Now we can finish the proof of (b) $\Rightarrow$ (a). By the Rankin-Selberg integral, we have $\mathcal{P}_{H_1}|_{\mathrm{BC}(\pi)}\ne0$. By Proposition 5 applied to $\pi_W$ and $\pi_V$, we obtain $\mathcal{P}_{H_2,\eta}|_{\mathrm{BC}(\pi)}\ne0$. Thus $I_{\mathrm{BC}(\pi)}(f')\ne0$ for some $f'$. We can again modify $f'$ at $v_0$ and $v_1$ such that $f_{v_i}'$ are as before, and use the global comparison to conclude that $J_{\pi}(f^W)\ne0$ for some $W$ and some $\pi\hookrightarrow \mathcal{A}_\mathrm{cusp}(G^W)$.

02/20/2019

TopThe Ichino-Ikeda conjecture

Refs:

  • N. Harris, The Refined Gross-Prasad Conjecture for Unitary Groups
  • W. Zhang, Automorphic period and the central value of Rankin-Selberg L-function
  • Ichino-Ikeda, On the Periods of Automorphic Forms on Special Orthogonal Groups and the Gross-Prasad Conjecture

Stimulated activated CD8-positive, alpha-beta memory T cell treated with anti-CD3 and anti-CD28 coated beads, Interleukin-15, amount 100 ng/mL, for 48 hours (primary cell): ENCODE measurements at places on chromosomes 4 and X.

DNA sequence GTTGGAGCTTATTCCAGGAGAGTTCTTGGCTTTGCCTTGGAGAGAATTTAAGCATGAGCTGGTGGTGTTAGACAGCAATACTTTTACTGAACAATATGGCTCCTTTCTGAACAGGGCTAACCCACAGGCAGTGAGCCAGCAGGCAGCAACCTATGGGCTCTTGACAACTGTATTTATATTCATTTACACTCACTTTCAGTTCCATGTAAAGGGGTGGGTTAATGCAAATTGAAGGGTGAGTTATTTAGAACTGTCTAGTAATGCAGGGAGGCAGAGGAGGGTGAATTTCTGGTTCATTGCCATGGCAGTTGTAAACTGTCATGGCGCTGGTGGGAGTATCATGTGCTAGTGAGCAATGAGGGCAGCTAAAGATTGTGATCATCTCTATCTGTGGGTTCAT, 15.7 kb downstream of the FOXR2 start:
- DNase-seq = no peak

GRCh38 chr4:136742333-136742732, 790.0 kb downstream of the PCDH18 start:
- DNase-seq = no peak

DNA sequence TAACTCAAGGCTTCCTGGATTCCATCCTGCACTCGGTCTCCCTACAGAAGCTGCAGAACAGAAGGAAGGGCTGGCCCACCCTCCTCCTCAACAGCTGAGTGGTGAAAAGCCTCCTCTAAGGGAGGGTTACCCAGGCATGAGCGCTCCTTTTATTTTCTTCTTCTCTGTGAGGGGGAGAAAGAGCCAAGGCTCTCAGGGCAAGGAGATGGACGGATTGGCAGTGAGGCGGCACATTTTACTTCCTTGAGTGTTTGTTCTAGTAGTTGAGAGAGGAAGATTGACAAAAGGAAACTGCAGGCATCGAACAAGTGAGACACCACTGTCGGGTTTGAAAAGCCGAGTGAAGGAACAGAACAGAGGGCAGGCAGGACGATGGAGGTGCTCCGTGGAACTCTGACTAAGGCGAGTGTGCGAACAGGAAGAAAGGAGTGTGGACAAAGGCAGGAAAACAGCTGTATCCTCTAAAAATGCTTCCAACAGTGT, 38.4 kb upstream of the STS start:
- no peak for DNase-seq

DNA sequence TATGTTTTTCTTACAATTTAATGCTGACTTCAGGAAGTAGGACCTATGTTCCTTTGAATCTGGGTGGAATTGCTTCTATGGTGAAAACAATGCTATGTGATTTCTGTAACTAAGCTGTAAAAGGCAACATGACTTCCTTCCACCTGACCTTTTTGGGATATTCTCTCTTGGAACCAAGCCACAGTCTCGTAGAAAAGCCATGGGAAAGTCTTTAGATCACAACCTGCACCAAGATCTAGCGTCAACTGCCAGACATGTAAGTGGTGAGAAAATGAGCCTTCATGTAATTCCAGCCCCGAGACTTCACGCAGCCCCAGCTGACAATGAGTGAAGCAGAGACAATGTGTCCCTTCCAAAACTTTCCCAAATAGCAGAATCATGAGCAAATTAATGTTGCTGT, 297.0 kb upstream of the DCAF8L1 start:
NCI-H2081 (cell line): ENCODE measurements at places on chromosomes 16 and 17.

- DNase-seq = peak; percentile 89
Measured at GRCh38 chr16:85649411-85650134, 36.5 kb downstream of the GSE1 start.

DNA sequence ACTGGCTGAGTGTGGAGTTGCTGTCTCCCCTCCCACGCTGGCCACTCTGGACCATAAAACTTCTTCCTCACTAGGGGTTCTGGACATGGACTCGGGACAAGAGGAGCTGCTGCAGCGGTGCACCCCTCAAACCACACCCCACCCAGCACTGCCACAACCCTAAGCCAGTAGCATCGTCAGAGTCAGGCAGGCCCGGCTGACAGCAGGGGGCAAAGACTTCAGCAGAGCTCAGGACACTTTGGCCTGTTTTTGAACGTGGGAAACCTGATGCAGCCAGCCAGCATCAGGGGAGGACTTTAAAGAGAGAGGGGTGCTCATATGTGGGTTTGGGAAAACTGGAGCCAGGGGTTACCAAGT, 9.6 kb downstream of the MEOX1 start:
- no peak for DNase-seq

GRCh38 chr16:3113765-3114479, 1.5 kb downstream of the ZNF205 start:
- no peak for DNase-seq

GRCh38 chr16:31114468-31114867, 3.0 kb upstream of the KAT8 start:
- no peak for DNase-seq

TopTamagawa measures

Let $G$ be a connected reductive group over a number field $k$. Let $\omega_G$ be a nonzero $G$-invariant volume form on $G$. For example for $G=\GL_n$, we may take $\omega_G=\frac{\wedge dg_{i,j}}{(\det g)^n}$. Let $\psi: \mathbb{A}/k\rightarrow \mathbb{C}^\times$ be a nontrivial character (these all conjugate under $k^\times$).

Weil associated to $(\omega_{G,v},\psi_v)$ a Haar measure $|\omega_G|_{\psi,v}$ on $G(k_v)$ as follows. Locally in the analytic topology, write $$\omega_G=f(x_1,\ldots, x_d) dx_1 \cdots dx_d,$$ then we define $$|\omega_{G}|_{\psi,v}=|f(x_1,\ldots,x_d)|_v d_{\psi_v} x_1 \cdots d_{\psi_v} x_d,$$ where $d_{\psi_v}x$ is the $\psi_v$-self-dual measure on $k_v$, i.e., the Fourier transform $$\phi\mapsto\hat\phi(x)=\int_{k_v}\phi(y) \psi_v(xy)d_{\psi_v}y$$ preserves the $L^2$-norm. The definition of $|\omega_G|_{\psi,v}$ does not depend on the choice of coordinates and hence give rise to a measure on $G(k_v)$.